After a magistrate denied Mary Ferdon’s claim for worker’s compensation benefits, Ferdon appealed that decision to the Workers’ Compensation Appellate Commission. In order to pursue her appeal, Ferdon was obligated to file a copy of “the transcript of the hearing” within 60 days, pursuant to MCL 418.861a(5). Subsection (5) provides that, “[f]or sufficient cause shown, the commission may grant further time in which to file a transcript.” There were two hearings on the record before the magistrate: the first on May 7, 2008, the original date set for trial, where an adjournment was entered to allow the parties more time to try and reach a settlement, and the second on June 3, 2008, when the full-fledged trial took place. Ferdon ordered and paid for both transcripts. The May 7 transcript was seven pages long; the June 3 transcript was 194 pages long.
The WCAC received the June 3 transcript within the 60-day filing period, but not the May 7 transcript. When Ferdon did not make a timely request for an extension to file the May 7 transcript, the WCAC sent her a 14-day show cause order, explaining that “because [Ferdon] has failed to timely file a complete transcript for all proceedings or a timely request for an extension of time, the Commissioner believes that [Ferdon] is required to show cause why the claim for review should not be dismissed.” In response to this order, Ferdon’s attorney submitted an affidavit signed by Ferdon, stating that she had ordered, paid for, and received both transcripts. The affidavit acknowledged that the May 7 transcript was “the missing transcript,” asserted that the May 7 transcript “contains no substantive information,” and that “the defendants . . . were not unduly harmed by the omission of the May 7, 2008 transcript.” Ferdon also provided a copy of the May 7 transcript. The WCAC, in a split vote, concluded that this claim of good cause was not persuasive and dismissed Ferdon’s appeal. The WCAC majority advised, “Appellant is obligated to submit all transcripts on a timely basis, not just those that counsel deems ‘relevant’.” The dissenter concluded that “[d]ismissal is too harsh a remedy for appellant’s transgression.”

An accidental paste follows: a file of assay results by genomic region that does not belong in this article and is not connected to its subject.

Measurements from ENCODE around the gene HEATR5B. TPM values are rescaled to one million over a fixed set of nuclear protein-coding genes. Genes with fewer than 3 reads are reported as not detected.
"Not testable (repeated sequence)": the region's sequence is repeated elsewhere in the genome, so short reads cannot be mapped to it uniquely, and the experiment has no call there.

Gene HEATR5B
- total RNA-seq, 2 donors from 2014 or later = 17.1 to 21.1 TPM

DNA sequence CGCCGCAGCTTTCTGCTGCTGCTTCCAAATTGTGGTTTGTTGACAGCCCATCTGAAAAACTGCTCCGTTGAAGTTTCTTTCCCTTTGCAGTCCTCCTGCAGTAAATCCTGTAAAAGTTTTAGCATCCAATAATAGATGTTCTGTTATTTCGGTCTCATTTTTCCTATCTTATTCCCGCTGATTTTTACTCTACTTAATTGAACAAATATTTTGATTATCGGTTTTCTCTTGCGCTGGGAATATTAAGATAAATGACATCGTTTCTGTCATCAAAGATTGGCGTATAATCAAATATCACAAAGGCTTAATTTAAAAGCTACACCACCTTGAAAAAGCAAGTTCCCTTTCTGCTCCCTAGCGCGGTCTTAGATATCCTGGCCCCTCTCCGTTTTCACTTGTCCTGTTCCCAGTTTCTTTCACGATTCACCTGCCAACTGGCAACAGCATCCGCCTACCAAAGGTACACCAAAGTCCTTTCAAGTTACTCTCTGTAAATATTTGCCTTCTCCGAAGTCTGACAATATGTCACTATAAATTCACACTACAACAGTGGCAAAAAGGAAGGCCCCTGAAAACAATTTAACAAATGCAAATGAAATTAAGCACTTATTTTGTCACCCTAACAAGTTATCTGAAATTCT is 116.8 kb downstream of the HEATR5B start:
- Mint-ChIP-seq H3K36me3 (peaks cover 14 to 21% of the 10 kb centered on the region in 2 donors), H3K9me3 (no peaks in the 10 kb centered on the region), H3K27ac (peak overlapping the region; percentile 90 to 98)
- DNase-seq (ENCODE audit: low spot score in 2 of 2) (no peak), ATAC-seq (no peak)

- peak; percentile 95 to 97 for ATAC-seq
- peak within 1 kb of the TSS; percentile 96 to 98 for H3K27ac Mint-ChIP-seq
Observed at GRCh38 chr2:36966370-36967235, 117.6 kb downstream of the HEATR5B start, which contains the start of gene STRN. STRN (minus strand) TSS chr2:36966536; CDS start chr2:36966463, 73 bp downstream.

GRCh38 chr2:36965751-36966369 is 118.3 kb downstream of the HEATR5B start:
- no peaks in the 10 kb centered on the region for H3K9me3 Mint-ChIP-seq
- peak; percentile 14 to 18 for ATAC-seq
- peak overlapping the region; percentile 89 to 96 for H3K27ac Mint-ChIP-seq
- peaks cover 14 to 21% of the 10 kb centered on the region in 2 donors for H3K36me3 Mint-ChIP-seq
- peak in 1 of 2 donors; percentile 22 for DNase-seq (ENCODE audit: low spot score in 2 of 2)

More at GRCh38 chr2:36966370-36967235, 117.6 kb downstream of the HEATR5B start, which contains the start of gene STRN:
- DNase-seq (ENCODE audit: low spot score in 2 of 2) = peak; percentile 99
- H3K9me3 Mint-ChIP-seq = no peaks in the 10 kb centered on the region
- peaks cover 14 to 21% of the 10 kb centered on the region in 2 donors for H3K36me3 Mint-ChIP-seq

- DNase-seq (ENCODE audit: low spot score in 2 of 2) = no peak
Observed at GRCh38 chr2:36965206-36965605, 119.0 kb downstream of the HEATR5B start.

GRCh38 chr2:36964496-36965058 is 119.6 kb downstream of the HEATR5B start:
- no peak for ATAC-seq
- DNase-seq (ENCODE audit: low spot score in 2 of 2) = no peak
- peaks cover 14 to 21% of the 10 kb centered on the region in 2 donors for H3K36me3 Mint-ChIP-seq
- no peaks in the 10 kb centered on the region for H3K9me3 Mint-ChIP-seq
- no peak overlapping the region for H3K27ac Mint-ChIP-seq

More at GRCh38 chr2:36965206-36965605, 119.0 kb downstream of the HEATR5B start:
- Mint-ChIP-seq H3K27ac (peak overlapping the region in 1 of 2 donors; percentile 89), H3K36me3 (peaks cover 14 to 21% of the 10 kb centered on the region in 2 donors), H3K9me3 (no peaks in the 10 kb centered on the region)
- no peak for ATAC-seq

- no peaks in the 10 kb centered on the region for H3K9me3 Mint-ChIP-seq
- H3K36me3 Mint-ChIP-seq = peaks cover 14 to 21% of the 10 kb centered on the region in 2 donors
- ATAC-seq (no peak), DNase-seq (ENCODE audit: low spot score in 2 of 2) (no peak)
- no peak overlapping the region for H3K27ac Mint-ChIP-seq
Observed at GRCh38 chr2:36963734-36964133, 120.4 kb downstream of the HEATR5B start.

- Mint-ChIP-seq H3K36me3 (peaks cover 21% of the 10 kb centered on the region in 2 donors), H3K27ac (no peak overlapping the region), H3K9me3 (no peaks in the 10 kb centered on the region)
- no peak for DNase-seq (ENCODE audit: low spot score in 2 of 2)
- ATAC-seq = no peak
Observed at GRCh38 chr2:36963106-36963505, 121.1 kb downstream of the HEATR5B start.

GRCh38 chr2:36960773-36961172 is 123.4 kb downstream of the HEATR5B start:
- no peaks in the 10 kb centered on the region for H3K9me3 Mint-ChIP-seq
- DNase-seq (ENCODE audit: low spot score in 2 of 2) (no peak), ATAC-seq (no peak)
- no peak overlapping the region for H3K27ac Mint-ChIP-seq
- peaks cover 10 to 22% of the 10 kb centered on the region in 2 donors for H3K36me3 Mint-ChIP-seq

Ferdon moved for reinstatement of her appeal, but the WCAC denied the motion for reconsideration. Ferdon sought review in the Court of Appeals, but that court denied leave to appeal for lack of merit in the grounds presented. Ferdon appeals.